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PROGRAMS IN DEVELOPMENT
Work-Shift/ Chicago:
In a continuing exploration of the changing face of labor in the post-industrial Midwest, we have begun development of another installment of the continuing series, Work-Shift, sited in the Austin neighborhood of Chicago.

Our project study area will encompass a number of closed-down factory sites--General Electric, Helene Curtis, Western Electric, Schwinn, Leaf Brand Candy--with particular emphasis on Brach's Candy, the only large employer left in the Austin area. The corporate ownership of Brach's has threatened to move the operation, first to Canada then to Argentina, putting 1,500 people, primarily African-, Hispanic- and Polish-Americans out of work.

We will conduct an historic/ social/ cultural archaeology of the sites and identify systems, infrastructures and spaces that might lend themselves to appropriation and infiltration with community content. Once we have studied local labor histories and dynamics and have conducted community outreach with workers and community leaders, we will propose and develop a public site activation that will possibly involve the deployment of text/ video projections, audio, and live performance at the selected site(s).

It is our objective to draw public attention to local industrial/ labor histories and the related social dynamics of work, to aid public experience, interpretation and understanding of the selected industrial site(s). By exploring the impacts of various regulating systems--government, unions, global economics--we intend to clarify the vulnerabilities of industry and labor-past, present and future.

Community Partners:
South Austin Coalition Community Council
Teamsters Union Local 738
The Center for Labor and Community Research/ Chicago
Robert Emmett Academy/ Public School

This third manifestation of Work-Shift, already under development in the Austin neighborhood of Chicago, will begin with community research and proceed with community input every step of the way.

Work-Shift/ Cedar Rapids:
To follow up our successful sitework, which ran for seven sold-out performances at the abandoned Sinclair-Wilson-Farmstead meatpacking plant, we are in the preliminary stages of exploring a more permanent sitework in the old industrial neighborhood of Oak Hill in Cedar Rapids.

Our project study area encompasses the entire Oak Hill district, a former industrial stronghold alongside the Cedar River. We are tracking the urban planning process now underway in that district, undertaken by the City of Cedar Rapids Department of Development and its consultant, the Smith Group/ JJR from Madison. We are particularly interested in examining the possibilities for public art component(s) that could be deployed within the Third Street corridor--infiltrating new infrastructure installed during a proposed streetscape upgrade--or retrofitted onto a highly visible district landmark like the Sinclair-Wilson-Farmstead water tower or smokestack.

Our objective is to develop a public art and design program comprised of permanent environmental elements which articulate the important labor and industrial histories of the district.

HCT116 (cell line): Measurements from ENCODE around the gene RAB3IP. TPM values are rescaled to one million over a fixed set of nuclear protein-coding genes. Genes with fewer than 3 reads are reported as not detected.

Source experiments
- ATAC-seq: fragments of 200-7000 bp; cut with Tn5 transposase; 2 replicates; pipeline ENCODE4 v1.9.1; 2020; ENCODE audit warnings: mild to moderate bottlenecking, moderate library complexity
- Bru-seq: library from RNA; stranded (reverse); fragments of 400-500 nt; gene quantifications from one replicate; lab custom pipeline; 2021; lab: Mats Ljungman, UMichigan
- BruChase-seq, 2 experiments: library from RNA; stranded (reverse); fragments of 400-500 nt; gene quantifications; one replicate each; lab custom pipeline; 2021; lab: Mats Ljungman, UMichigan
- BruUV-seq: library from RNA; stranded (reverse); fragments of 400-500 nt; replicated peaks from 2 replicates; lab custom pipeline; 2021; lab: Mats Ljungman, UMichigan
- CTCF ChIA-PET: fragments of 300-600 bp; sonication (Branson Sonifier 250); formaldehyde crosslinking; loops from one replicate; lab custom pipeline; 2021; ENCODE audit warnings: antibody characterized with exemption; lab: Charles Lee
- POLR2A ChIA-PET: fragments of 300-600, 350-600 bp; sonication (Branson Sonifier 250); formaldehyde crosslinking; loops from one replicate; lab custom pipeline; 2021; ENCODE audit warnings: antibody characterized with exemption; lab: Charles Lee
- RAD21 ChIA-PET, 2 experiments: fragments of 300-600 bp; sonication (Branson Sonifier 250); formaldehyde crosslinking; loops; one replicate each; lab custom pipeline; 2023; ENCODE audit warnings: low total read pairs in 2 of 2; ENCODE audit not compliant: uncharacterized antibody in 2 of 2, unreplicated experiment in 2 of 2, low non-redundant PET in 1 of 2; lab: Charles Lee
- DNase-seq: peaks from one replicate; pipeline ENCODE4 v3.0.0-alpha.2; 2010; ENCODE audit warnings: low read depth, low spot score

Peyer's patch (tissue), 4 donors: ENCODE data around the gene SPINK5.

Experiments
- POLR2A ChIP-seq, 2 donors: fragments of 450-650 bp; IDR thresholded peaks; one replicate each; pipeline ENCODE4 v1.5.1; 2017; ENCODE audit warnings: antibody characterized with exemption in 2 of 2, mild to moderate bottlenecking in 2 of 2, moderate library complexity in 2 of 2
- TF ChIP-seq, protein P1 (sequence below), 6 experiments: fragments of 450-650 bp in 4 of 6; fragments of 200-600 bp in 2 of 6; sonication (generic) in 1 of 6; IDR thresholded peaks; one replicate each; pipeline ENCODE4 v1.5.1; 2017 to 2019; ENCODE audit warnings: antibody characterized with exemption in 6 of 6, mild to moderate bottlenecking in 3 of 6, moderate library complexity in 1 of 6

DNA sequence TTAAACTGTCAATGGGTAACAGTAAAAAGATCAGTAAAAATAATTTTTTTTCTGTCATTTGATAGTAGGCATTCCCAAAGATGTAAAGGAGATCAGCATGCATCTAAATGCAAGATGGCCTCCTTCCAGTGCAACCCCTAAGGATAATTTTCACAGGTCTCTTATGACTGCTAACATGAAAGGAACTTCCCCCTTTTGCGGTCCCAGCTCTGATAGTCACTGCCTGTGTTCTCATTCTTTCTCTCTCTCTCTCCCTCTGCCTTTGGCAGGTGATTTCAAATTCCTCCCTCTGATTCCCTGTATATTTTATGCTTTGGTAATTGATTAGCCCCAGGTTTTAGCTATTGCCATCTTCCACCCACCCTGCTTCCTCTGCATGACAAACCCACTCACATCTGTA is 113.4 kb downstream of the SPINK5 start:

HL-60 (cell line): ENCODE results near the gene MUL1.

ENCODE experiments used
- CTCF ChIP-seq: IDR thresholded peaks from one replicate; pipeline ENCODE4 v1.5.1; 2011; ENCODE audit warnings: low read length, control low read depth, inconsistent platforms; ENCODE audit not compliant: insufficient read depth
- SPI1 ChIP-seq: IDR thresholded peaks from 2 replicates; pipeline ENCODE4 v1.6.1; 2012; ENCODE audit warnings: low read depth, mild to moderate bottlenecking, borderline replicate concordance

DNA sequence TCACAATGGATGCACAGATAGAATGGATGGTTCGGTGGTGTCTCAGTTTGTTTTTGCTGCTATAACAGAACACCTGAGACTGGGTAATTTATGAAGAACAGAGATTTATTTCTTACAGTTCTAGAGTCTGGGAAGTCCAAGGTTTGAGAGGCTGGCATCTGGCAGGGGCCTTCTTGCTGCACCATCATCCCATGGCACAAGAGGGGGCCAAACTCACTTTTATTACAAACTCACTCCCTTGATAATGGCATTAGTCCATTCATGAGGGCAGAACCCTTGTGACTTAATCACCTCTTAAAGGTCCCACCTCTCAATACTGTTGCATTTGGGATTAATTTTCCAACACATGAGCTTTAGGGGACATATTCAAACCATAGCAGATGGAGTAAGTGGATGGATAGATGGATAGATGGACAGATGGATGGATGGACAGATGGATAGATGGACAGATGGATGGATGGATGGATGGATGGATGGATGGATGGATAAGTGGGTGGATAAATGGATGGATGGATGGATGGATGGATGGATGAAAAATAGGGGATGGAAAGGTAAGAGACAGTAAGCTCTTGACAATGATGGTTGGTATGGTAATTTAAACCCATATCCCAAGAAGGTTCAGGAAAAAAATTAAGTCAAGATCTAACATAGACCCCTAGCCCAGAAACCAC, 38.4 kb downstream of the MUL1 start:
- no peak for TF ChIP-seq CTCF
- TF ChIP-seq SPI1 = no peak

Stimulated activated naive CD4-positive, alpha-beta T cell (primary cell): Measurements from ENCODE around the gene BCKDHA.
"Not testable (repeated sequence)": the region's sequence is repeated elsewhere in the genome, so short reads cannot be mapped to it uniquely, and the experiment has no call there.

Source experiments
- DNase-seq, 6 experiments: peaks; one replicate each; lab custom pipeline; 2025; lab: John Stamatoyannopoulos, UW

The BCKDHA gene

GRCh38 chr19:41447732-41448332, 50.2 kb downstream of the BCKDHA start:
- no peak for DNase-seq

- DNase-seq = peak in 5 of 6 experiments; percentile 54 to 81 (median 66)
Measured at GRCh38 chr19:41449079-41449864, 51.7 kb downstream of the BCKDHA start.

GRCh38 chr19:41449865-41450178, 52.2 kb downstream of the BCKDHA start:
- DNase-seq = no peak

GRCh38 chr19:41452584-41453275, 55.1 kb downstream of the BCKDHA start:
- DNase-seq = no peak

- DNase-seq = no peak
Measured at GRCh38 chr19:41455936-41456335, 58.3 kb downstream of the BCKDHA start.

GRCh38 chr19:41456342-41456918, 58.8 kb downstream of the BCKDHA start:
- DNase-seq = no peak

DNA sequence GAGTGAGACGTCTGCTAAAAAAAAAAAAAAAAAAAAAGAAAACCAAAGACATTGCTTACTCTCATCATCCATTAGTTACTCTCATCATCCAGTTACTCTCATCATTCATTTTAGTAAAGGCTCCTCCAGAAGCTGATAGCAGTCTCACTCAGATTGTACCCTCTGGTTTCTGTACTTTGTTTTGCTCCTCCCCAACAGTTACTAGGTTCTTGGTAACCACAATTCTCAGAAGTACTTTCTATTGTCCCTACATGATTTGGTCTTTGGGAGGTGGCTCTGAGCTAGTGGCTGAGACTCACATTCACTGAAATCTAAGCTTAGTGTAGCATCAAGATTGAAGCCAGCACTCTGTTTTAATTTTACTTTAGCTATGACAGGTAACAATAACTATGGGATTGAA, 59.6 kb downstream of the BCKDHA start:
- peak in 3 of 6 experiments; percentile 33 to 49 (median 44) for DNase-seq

Community Partners:
Legion Arts Alternative Arts Center/ Cedar Rapids
Iowa Labor Center/ The University of Iowa
The Cedar Rapids History Center
Metro High School/ Cedar Rapids

This fourth manifestation of Work-Shift, already under development in the Oak Hill neighborhood of Cedar Rapids, will begin with community research and proceed with community input every step of the way.

Memory Project/ Chicago: We have begun the preliminary stages of developing a new series of public siteworks, focusing upon an overlooked community impacted by dementia--primarily Alzheimer’s Disease. This community of lay caregivers--usually the daughters, nieces or granddaughters of the patient--is severely impacted by the onslaught of symptoms in their relatives.

Our project study area will encompass the service area of The Memory Center at The University of Chicago, including the South Side neighborhoods surrounding Hyde Park. These caregivers are often financially pressed and have other stressful circumstances in their immediate family, including drug addictions.

While gathering the collective experiences and narratives of these caregivers, we are also interested in exploring wider parallels within these inner city communities. It will be interesting to consider how the physical and mental breakdowns of an aging individual, with the loss of personal memory, might find metaphoric resonance in the breakdowns of the urban landscape and the subsequent loss of collective histories.

Community Partners:
The Memory Center/ The University of Chicago
Windemere Senior Health Center
South Shore Senior Center

This new series, in the most preliminary stages of development, will begin with community research and proceed with community input every step of the way.


Support Services:
Public Art Planning and Programming
Arts Outreach Education Programs
Community History Research
Environmental Art and Design Concepts
Art and Design Development
Construction Documents and Specifications
Construction Supervision
Evaluation and Program Continuation


Public Art and Design Programs:
Architectural Inscription Programs
Public Art Installations
Multidisciplinary Performances
Community Publications and Graphics
Urban Graphic Design Programs